Friday 2nd December -The Pound made up ground and even some volatile trading couldn’t slow it down. This came after fresh hopes of a resolution to the Northern Ireland Protocol dispute helped to cheer investors.
It was a mixed day for the Euro as a drop in German exports, as well as Eurozone producer prices, placed pressure on the single currency. However, any losses were limited as the negative correlation with the US Dollar helped to cushion the blow.
It was a volatile end to the weak for the US Dollar. The non-farm payrolls report came in better than expected while there was also a rise in average wage growth. This caused the currency to spike but doubts about whether the Federal Reserve will slow down policy tightening still remained.
Thursday 1st December
The Pound surged as optimism around less aggressive interest rate rises from the Federal Reserve gave investors hope. In addition to this, there was also an improvement in the UK’s Final Manufacturing PMI and that might have also given the currency a little boost.
It was a similar day for the Euro as it took advantage of its negative correlation with the US Dollar which continued to fall. The single currency was also boosted by unemployment data which showed that unemployment had dropped to a new low of 6.5%.
The US Dollar dropped as markets prepared for an easier approach from the Federal Reserve. The Fed indicated that rate rises are likely to slow while manufacturing activity shrunk, all of which added to the downside of the Greenback.
Wednesday 30th November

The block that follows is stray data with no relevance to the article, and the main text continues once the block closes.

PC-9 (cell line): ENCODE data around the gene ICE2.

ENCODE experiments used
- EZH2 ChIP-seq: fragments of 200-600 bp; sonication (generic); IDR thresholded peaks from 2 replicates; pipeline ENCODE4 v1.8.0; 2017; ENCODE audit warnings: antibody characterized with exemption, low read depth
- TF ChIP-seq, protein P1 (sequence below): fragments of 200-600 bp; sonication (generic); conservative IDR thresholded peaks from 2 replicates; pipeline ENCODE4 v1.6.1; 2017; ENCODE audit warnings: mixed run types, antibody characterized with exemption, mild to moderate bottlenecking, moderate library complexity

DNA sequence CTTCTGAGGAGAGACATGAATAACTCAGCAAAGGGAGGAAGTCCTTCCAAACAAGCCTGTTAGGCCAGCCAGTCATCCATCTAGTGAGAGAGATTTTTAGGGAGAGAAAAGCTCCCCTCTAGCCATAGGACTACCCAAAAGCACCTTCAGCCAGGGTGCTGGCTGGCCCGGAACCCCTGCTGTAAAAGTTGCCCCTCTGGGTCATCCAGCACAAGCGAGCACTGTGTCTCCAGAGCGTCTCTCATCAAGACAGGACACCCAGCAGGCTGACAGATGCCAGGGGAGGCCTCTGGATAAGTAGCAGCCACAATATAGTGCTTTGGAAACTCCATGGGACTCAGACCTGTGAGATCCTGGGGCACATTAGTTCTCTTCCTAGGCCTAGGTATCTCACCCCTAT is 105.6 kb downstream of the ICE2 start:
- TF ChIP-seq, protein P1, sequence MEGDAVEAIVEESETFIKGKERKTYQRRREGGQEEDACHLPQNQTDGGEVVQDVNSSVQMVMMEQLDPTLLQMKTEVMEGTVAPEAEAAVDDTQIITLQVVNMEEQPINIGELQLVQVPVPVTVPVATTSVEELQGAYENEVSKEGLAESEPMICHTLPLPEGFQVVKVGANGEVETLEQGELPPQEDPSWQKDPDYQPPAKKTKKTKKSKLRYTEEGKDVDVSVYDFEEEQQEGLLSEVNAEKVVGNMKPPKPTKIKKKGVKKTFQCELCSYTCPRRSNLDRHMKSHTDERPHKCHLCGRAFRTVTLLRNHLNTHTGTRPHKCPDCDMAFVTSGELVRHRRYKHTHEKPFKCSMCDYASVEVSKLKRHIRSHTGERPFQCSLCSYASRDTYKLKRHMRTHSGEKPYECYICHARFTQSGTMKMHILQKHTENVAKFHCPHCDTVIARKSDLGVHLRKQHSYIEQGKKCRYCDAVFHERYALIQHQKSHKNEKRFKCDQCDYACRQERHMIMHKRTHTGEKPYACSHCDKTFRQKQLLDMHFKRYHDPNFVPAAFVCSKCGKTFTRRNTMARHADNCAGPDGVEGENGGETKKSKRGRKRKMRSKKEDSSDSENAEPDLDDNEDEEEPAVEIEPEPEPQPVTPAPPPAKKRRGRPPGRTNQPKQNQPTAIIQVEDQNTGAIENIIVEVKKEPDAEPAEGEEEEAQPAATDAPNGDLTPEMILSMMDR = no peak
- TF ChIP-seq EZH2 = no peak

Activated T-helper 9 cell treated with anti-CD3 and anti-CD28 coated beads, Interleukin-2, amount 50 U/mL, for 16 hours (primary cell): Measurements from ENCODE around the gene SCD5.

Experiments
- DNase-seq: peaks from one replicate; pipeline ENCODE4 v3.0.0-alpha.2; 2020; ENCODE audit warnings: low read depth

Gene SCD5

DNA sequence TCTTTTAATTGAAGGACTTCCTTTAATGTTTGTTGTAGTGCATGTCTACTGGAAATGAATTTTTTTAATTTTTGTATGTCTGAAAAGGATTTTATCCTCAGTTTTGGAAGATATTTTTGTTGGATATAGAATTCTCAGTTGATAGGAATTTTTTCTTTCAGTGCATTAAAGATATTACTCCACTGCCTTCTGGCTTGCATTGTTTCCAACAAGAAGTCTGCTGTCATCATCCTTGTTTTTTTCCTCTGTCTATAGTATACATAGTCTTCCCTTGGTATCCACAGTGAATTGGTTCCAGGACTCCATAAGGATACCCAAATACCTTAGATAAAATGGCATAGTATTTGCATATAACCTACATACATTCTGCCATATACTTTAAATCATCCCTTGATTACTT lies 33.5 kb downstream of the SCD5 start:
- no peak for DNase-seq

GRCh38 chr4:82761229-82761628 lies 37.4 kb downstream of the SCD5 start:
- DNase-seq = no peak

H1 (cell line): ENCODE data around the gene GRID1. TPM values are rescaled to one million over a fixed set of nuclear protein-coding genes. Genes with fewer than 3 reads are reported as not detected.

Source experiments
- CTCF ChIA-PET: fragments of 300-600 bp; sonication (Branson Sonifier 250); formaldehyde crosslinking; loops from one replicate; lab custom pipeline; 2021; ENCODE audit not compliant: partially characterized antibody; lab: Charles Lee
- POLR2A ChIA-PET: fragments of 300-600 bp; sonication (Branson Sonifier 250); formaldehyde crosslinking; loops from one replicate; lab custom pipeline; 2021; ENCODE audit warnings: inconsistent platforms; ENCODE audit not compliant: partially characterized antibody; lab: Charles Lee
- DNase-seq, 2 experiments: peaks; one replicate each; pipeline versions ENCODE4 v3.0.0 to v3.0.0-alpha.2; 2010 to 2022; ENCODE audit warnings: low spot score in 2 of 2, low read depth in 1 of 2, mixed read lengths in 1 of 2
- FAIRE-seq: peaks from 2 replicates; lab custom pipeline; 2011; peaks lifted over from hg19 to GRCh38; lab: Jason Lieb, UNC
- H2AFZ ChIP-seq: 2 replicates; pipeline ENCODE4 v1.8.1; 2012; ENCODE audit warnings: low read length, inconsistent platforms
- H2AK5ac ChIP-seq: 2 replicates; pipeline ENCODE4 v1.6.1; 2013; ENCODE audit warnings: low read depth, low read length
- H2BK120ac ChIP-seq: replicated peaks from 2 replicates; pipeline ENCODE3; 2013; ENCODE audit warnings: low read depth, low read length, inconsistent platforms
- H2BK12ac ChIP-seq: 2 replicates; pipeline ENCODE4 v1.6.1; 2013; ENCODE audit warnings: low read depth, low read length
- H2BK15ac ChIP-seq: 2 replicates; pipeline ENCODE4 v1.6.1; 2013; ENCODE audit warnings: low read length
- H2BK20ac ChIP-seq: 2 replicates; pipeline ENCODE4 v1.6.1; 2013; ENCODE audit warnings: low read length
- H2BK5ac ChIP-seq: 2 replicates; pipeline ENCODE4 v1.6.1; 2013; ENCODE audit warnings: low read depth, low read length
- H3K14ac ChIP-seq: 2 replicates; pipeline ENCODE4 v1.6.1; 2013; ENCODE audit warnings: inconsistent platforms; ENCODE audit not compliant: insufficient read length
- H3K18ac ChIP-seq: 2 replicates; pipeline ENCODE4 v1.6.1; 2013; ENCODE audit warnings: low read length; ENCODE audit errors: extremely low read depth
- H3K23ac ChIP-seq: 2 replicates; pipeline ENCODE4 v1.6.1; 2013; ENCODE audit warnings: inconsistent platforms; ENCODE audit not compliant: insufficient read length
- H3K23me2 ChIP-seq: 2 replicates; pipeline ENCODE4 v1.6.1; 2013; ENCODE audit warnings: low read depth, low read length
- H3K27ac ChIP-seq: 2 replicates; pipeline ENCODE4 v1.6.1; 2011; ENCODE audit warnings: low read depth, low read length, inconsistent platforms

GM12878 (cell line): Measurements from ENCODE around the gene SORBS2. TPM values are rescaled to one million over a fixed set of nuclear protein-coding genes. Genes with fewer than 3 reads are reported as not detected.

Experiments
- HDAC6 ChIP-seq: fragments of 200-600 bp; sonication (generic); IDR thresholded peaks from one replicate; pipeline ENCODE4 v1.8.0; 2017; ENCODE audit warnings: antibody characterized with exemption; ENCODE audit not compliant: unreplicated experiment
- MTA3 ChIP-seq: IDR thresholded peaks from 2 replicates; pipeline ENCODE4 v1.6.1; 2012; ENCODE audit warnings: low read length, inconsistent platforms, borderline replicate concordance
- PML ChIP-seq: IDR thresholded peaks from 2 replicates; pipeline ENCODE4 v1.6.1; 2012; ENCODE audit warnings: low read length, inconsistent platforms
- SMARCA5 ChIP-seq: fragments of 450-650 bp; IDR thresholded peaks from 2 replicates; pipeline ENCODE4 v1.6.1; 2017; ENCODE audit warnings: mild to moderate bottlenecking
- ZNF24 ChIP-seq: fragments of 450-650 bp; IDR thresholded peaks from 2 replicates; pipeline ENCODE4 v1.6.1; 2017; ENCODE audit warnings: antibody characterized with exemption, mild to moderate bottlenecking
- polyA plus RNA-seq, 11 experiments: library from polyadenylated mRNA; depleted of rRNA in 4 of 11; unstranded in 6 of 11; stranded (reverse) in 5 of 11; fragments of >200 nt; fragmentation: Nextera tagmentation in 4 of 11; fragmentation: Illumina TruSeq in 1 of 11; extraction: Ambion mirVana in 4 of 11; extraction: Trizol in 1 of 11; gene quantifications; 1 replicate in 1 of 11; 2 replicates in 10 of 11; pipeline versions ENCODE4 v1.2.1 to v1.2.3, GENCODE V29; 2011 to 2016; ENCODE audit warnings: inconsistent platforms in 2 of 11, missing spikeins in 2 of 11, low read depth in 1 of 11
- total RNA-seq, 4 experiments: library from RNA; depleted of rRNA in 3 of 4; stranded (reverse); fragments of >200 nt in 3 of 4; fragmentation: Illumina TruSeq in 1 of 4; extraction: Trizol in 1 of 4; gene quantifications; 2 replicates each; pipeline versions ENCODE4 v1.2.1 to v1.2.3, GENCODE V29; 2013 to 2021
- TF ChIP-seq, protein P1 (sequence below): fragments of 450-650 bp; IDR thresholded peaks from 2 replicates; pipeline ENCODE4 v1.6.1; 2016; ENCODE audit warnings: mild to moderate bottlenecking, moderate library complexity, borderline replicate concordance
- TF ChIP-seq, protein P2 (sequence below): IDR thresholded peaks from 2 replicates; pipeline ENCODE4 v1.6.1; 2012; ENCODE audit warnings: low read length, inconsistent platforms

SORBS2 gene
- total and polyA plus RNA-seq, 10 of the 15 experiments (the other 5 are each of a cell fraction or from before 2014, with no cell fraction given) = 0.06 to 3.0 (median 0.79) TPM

The Pound lost ground against many peers as concerns around the UK economy continued to cause problems for the currency. With food inflation reaching new highs and a drop in British business confidence, the currency hit real problems.
It was a bumpy day for the Euro as it reacted to easing inflation and news that the European Central Bank might not increase interest rates. It also struggled as a result of the negative correlation with the US Dollar.
A risk-on market mood caused the US Dollar to soften initially although investors were boosted by mixed US reports later in the day. The JOLTs job openings survey was the main report that gave the Greenback a boost.
Tuesday 29th November
There was no direction for the Pound during trading as a change in market mood caused some volatile trade. The risk-sensitive currency also reacted to cooling in the lending markets and that placed a cap on any gains.
The Euro was volatile, eventually moving lower, even though Eurozone economic sentiment recovered better than expected. This drop came following the release of Germany’s preliminary inflation rate which came in lower than expected.
The US Dollar eventually slipped as a result of a risk-on mood. Despite this, it did recover later in the day as risk appetite eased. Any gains were capped as a result of the latest consumer confidence which had hit a four-month low.
Monday 28th November
At the start of trading, the Pound firmed although it did lose any gains as the day progressed. Investors seemed to be affected by the large drop in the Confederation of British Industry’s distributive trades survey which showed a fast drop in retail sales.
The Euro took advantage of a strong negative correlation with the US Dollar, causing it to spike although it did drop in the afternoon as the US Dollar rebounded. The single currency was also impacted by news that the ECB would raise future rates based on data, all of which placed pressure on the currency.
The US Dollar weakened initially and even a risk-off market mood was not enough to set it off in the right direction. However, risk aversion eventually caused the US Dollar to rise as investors were concerned about the anti-lockdown protests in China and the disruption it could cause to global markets.
Currency Ranges for the week:
GBP/USD: Low: 1.19116 High: 1.22993
GBP/EUR: Low: 1.15376 High: 1.16927
EUR/USD: Low:1.03003 High:1.0544